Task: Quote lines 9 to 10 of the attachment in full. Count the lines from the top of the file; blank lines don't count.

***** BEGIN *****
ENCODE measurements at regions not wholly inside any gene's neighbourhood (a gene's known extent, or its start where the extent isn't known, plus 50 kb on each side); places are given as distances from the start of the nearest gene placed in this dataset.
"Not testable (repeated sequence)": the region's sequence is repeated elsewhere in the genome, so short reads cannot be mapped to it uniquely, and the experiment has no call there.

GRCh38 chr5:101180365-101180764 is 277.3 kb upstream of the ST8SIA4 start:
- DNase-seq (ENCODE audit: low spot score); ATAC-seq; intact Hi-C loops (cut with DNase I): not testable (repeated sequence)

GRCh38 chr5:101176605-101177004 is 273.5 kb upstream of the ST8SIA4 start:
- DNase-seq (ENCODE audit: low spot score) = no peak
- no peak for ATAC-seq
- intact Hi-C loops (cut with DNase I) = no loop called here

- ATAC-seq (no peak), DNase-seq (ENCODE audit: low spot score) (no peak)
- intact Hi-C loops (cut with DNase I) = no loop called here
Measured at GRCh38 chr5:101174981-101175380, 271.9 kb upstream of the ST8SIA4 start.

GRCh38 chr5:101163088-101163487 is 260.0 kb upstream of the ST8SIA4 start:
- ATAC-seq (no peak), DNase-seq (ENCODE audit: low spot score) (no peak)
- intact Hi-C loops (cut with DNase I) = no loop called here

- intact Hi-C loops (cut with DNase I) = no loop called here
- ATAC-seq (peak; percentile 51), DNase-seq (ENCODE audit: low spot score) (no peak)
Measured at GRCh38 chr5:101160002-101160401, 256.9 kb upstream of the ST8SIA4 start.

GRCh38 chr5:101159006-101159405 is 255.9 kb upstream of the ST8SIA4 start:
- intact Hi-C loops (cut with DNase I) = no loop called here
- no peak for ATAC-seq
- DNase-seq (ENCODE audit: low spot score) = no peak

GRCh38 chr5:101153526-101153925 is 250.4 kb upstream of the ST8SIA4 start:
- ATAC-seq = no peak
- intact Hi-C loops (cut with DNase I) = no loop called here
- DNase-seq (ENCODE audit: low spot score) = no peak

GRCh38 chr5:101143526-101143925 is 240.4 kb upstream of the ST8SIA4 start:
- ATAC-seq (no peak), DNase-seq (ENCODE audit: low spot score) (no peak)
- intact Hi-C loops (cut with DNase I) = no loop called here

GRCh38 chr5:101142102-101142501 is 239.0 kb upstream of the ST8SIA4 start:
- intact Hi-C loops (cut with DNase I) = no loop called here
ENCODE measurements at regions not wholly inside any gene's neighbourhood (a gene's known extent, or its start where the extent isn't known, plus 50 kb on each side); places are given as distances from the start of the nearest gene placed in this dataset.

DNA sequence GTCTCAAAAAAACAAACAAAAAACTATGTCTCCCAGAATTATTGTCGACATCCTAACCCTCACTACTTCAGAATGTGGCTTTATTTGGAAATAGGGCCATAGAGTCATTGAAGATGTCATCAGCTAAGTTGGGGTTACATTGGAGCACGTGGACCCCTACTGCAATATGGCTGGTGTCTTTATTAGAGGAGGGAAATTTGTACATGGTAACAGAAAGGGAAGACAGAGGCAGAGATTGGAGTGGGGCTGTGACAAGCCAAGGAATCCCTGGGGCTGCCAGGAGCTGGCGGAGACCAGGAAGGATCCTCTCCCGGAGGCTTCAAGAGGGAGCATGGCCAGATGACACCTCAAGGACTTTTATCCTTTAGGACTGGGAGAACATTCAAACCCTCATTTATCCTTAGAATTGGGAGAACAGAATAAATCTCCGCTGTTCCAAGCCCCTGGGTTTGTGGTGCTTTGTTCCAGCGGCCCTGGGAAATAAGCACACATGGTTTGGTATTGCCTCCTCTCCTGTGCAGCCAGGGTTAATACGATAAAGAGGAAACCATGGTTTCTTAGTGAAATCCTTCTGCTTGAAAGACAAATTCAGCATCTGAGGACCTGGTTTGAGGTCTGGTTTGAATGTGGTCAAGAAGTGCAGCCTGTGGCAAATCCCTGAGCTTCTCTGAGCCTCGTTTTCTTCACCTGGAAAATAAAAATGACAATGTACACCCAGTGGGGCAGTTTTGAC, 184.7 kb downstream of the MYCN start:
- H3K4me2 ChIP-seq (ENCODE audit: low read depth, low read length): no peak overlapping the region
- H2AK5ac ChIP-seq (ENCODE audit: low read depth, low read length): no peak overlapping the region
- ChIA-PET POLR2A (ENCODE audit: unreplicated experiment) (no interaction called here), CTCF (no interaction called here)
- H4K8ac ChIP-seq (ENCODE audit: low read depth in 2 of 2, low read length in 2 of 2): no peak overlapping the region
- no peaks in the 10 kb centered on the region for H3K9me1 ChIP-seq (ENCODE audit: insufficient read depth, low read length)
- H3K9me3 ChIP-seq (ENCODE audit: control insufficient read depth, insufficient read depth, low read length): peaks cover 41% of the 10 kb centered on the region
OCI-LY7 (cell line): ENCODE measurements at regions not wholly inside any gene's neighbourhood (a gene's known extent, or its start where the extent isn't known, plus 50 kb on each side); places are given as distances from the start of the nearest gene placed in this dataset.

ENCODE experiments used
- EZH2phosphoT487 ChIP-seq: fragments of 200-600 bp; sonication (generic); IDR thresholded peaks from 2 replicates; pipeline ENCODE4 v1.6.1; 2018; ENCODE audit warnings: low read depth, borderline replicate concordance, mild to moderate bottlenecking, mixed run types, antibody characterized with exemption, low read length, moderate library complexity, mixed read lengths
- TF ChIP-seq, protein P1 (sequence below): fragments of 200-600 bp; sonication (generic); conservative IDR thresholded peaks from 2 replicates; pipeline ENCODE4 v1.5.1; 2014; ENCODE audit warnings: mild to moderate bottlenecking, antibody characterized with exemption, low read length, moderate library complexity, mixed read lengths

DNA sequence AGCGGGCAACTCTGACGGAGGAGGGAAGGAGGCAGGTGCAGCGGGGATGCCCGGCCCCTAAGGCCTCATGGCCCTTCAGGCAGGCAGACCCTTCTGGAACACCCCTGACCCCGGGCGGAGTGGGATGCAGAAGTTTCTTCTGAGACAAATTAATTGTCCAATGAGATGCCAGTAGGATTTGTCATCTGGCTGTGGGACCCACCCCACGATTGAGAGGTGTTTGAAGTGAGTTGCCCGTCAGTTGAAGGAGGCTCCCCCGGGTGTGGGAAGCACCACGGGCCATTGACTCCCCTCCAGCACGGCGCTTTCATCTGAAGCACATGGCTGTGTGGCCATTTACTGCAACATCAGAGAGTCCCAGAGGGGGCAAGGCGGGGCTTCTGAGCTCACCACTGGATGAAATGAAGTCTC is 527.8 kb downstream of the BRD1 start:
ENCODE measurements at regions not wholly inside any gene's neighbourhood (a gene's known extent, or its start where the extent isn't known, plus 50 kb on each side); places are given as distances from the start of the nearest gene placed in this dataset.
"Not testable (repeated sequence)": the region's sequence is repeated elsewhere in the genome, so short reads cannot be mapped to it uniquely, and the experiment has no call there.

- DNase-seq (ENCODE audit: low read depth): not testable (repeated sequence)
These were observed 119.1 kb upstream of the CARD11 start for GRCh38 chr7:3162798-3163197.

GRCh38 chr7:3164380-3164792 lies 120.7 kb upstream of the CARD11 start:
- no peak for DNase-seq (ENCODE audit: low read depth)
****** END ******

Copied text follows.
- ATAC-seq (no peak), DNase-seq (ENCODE audit: low spot score) (no peak)
- intact Hi-C loops (cut with DNase I) = no loop called here